ing it by private enterprise, principally for the sake of the valuable remains of art which it is supposed to contain. To render the approaches to the city more commodious, he took upon himself the charge of repairing the Flaminian way as far as Ariminum, The Via Flaminia was probably undertaken by the censor Caius Flaminius, and finished by his son of the same name, who was consul A.U.C. 566, and employed his soldiers in forming it after subduing the Ligurians. It led from the Flumentan gate, now the Porta del Popolo, through Etruria and Umbria into the Cisalpine Gaul, ending at Ariminum, the frontier town of the territories of the republic, now Rimini, on the Adriatic; and is travelled by every tourist who takes the route, north of the Appenines, through the States of the Church, to Rome. Every one knows that the great highways, not only in Italy but in the provinces, were among the most magnificent and enduring works of the Roman people. and distributed the repairs of the other roa
ithout entering it, having only taken a view of the walls at a distance. For what reason he did not disembark in his first excursion, is uncertain; but in the last, he was deterred from entering the city by a prodigy. He was in the habit of diverting himself with a snake, and upon going to feed it with his own hand, according to custom, he found it devoured by ants: from which he was advised to beware of the fury of the mob. On this account, returning in all haste to Campania, he fell ill at Astura ; A small town on the coast of Latium, and the present Nettuno. It was here that Cicero was slain by the satellites of Antony. but recovering a little, went on to Circeii. A town on a promontory of the same dreary coast, between Antium and Terracina, built on a promontory surrounded by the sea and the marsh still called Circello. And to obviate any suspicion of his being in a bad state of health, he was not only present at the sports in the camp, but encountered, with javelins, a wild boar
veral persons who applied to him respecting causes they had depending, he cried out, (and it was afterwards regarded as an omen of his death), "Not all the business in the world, shall detain me at Rome one moment longer;" and setting out upon his journey, he went as far as Astura; Astura stood not far from Terracina, on the road to Naples. Augustus embarked there for the islands lying off that coast. whence, contrary to his custom, he put to sea in the nighttime, as there was a favourable wind.veral persons who applied to him respecting causes they had depending, he cried out, (and it was afterwards regarded as an omen of his death), "Not all the business in the world, shall detain me at Rome one moment longer;" and setting out upon his journey, he went as far as Astura; Astura stood not far from Terracina, on the road to Naples. Augustus embarked there for the islands lying off that coast. whence, contrary to his custom, he put to sea in the nighttime, as there was a favourable wind.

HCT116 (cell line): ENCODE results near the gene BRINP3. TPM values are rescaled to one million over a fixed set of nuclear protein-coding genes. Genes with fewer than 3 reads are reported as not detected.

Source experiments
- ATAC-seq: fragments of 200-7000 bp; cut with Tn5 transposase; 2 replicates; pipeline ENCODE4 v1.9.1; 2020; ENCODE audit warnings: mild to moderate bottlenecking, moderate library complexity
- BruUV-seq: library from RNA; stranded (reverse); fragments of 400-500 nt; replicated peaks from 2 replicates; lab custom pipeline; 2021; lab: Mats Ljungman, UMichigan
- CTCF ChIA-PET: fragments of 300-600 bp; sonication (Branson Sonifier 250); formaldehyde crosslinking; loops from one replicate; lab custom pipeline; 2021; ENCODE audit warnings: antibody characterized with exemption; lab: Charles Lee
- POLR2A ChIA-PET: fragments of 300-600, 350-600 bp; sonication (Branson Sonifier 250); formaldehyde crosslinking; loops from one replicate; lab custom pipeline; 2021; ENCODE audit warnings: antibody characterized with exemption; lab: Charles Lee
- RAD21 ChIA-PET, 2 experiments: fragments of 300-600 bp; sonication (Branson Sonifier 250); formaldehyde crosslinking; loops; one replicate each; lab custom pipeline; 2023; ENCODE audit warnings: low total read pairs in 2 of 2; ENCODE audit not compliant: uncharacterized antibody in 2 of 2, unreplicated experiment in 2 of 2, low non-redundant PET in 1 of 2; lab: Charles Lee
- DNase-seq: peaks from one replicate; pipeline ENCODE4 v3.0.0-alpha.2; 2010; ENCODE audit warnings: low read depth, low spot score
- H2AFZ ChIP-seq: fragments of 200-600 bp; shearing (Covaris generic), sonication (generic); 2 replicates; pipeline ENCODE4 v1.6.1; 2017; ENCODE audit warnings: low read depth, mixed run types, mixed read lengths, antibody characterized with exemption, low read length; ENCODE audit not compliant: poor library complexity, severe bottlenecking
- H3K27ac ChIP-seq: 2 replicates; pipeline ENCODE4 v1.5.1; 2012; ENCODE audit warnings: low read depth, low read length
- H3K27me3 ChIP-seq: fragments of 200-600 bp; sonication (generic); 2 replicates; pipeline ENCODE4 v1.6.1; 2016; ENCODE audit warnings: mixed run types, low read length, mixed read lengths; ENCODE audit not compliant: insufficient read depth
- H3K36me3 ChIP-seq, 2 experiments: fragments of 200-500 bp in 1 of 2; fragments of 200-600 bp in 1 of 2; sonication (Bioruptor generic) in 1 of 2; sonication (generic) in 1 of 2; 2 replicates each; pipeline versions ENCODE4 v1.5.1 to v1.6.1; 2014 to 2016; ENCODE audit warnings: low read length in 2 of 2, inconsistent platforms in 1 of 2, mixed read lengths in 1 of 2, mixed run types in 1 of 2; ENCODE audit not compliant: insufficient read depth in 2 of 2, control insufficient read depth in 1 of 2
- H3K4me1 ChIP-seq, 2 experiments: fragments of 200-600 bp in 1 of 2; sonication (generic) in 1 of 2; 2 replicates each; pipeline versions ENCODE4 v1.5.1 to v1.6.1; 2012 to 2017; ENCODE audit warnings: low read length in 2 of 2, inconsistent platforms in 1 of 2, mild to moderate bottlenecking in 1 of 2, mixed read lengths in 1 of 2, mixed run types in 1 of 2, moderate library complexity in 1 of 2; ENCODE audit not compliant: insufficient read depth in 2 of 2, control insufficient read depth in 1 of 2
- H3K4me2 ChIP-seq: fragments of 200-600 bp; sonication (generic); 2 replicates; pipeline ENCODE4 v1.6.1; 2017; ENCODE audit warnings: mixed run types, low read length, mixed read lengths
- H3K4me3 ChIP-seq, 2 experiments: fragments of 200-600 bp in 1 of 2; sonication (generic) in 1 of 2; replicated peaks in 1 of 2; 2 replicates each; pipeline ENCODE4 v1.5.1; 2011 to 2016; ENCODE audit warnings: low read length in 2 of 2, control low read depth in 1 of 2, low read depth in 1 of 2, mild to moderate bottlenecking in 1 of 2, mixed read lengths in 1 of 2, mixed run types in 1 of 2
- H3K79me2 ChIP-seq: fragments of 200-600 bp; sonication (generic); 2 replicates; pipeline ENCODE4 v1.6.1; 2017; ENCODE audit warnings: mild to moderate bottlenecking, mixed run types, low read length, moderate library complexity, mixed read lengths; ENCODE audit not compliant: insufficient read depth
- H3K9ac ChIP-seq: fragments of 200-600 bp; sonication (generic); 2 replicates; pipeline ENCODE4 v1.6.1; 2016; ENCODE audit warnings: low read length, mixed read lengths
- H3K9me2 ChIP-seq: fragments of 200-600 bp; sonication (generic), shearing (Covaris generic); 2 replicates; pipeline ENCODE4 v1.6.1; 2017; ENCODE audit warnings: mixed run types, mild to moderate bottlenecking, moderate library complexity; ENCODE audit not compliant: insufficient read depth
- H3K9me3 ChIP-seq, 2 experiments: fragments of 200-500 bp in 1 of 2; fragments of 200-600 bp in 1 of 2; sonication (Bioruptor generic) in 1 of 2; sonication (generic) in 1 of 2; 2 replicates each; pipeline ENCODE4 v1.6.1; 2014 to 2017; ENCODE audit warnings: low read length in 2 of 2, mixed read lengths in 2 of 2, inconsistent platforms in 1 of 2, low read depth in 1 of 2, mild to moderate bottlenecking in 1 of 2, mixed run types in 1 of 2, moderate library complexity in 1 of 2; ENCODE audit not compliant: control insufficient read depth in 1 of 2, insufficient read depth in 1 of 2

ian stairs. This roused the people to a still greater abhorrence of the tyrant's memory, since his cruelty continued in use even after he was dead. As soon as his corpse was begun to be moved from Misenum, many cried out for its being carried to Atella, Atella, a town between Capua and Naples, now called San Arpino, where there was an amphitheatre. The people seem to have raised the shout in derision, referring, perhaps, to the Atellan fables, mentioned in c. xiv.; and in their fury they proposor its being carried to Atella, Atella, a town between Capua and Naples, now called San Arpino, where there was an amphitheatre. The people seem to have raised the shout in derision, referring, perhaps, to the Atellan fables, mentioned in c. xiv.; and in their fury they proposed that his body should only be grilled, as those of malefactors were, instead of being reduced to ashes. and being half burnt there in the amphitheatre. It was, however, brought to Rome, and burnt with the usual ceremony.
gustus, he utterly abolished among the Gauls.Pliny tells us that Druidism had its origin in Gaul, and was trnsplanted into Britain, xxi. 1. Julius Caesar asserts just the contrary, Bell. Gall. vi.13.11. The edict of Claudius was not carried into effect; at least, we find vestiges of Druidism in Gaul, during the reigns of Nero and Alexander Severus. On the other hand, he attempted to transfer the Eleusinian mysteries from Attica to Rome.The Eleusinian mysteries were never transferred from Athens to Rome, notwithstanding this attempt of Claudius, and although Aurelius Victor says that Adrian effected it. He likewise ordered the temple of Venus Erycina in Sicily, which was old and in a ruinous condition, to be repaired at the expense of the Roman people. He concluded treateis with foreign princes in the forum, with the sacrifice of a sow and the form of words used by the heralds in former times. But in these and other thigns, and indeed the greater part of his administration, he wa
1 2 3 4 5 6 7 8 9 10 11 ...